You can’t blame the guy for backing down; those of us who grew up on the internet are inevitably ashamed of our own paper trails. The first crack in your portfolio was probably from 2016 views, a sultry, sour album that stomped on water and revealed no fresh juice in Drake’s personality. (Frankly, you could argue that Views it’s worse than Honestly, it doesn’t matter but this is a take for another column.)
But for me, the point of demarcation came in 2018, when Drake found himself in a disastrous altercation with Pusha T. Pusha infamously learned that Drake had recently become a father, which hadn’t yet invaded the TMZ-trained audience. He implanted that detail as the pivot of “The Story of Adidon,” an extraordinarily brutal diss track, and it served Drake his first true celebrity embarrassment. (“You hiding a kid, let that kid come home / Deadbeat motherfucker playing border control,” yeesh.) The rapper had dishonored himself many times on his own terms, but this was different. Someone else had taken control of Drake’s well-cultivated narrative. That wasn’t the deal, and I’m not sure he’s fully recovered yet.
I think that’s why Drake’s last two studio albums from 2018 Scorpion and from last year Certified Lover Boy, fell with a thud. Both records produced a lot of hits – Drake never, and probably never will, lose his ear for a beat. But the trademark messy intimacy was conspicuously absent. Drake’s latest chart-topper is “Way 2 Sexy,” a song so blatantly and knowingly stupid that it samples the single Right Said Fred of the same name. In the video for “In My Feelings,” released in the aftermath of the Pusha T disaster, Drake plays a dizzying alternate timeline where he remained a struggling rapper well into his thirties – an eternal fucker with no money to support the lifestyle and, therefore, without couture. profile meats to worry about. He honestly looked very happy!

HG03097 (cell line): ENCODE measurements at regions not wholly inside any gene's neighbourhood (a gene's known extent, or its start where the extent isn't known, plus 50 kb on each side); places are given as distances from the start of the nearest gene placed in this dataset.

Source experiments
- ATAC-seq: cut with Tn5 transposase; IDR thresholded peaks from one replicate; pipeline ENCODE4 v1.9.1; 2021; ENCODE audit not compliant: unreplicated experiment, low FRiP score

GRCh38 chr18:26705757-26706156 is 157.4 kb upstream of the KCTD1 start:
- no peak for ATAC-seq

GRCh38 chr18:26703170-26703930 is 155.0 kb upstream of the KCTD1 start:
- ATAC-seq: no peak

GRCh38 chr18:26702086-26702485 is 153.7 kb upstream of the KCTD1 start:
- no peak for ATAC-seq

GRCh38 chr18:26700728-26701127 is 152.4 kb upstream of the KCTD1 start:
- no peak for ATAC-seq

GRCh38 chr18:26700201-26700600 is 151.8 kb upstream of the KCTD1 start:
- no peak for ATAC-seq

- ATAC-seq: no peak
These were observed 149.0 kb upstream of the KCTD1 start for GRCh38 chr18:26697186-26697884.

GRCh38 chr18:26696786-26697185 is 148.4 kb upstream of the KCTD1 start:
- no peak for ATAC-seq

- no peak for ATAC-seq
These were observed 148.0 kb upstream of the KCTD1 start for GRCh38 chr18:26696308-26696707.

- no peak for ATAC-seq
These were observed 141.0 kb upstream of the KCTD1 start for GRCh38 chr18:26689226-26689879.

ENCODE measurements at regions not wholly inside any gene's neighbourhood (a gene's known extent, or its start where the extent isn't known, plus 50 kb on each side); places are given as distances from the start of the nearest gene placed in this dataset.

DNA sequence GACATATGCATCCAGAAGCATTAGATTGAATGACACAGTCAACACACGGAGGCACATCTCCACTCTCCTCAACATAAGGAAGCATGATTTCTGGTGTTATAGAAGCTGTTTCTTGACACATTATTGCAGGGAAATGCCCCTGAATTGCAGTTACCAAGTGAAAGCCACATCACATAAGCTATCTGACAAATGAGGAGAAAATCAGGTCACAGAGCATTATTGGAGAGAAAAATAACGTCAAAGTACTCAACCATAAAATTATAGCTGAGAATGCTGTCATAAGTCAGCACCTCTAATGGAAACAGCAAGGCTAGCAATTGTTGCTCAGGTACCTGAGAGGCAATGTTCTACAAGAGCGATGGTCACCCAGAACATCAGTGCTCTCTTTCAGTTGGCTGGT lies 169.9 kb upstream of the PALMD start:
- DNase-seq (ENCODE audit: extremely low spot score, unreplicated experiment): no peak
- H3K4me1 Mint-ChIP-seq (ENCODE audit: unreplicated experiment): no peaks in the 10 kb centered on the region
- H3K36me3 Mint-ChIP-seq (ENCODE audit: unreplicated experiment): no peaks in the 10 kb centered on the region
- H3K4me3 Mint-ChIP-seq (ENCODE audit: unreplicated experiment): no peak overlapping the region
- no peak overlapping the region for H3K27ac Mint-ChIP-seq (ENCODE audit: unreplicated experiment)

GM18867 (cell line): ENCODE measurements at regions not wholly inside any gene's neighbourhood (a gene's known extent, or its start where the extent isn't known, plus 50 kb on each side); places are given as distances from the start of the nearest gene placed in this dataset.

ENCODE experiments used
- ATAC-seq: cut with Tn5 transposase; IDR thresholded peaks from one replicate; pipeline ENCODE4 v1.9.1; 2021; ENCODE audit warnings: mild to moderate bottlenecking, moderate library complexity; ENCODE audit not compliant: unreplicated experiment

It must be a relief to leave all your first artistic inclinations in the dust without any financial penalty. In many ways, Drake is more successful than ever. He’s become the master of all the music industry’s avaricious trends, consistently releasing giant 20-track and meandering B-side collections designed specifically to extract as much of Spotify’s waste as possible. He is increasingly mercenary with his collaborations – honing a relentless nose for virality – to the point of inventing TikTok trends. (“Toosie Slide” was the nadir of the entire pandemic.) None of these tactics make Drake an exception: record companies know how sausage is made, which is why we must support Scorsese’s Migos albums. But I miss that brief period of time when Drake dared to think of himself as his generational voice. He himself has always been the most interesting part of his art, but he doesn’t want us at home anymore.
it brings us back Honestly, it doesn’t matter a Drake album where Drake is effectively invisible. As Jayson Greene noted on Pitchfork, the rapper seems to disappear into the Balearic ether, fluttering through the brief pockets of air with a sigh or groan, distilling his vivid love confessions into some sweet-hearted motifs. honestly it doesn’t matter won’t stir up rumors or intrigue, because in 2022, Drake is happy to treat music like a day job. Again, no one can blame you for escaping the crucible. Drake is a 35-year-old single father, and one of the most euphoric things about getting older is the realization that you no longer have the ability to wear your heart on your sleeve. And anyway, the album is already setting new streaming boundaries; he shouldn’t regret it.
Still, I can’t help but trust that the brash, thin-skinned old Drake, the guy I fell in love with, is lurking in the benthic regions of his brain. We saw a twinge of that over the weekend as the rapper analyzed the muted critical reception of his latest project. “It’s okay if you still don’t understand. It’s okay,” he said at a launch party for honestly it doesn’t matter. “This is what we do. This is what we do, we are waiting for you to follow along. We are here, however, we have already achieved it.” This is the guy I know and love – Not Crazy, Actually Laughing – setting up a new set of scores to settle. I can only hope he can tap into that dark pettiness one more time, for yet another classic. The sooner he does. reach the midlife crisis, the better.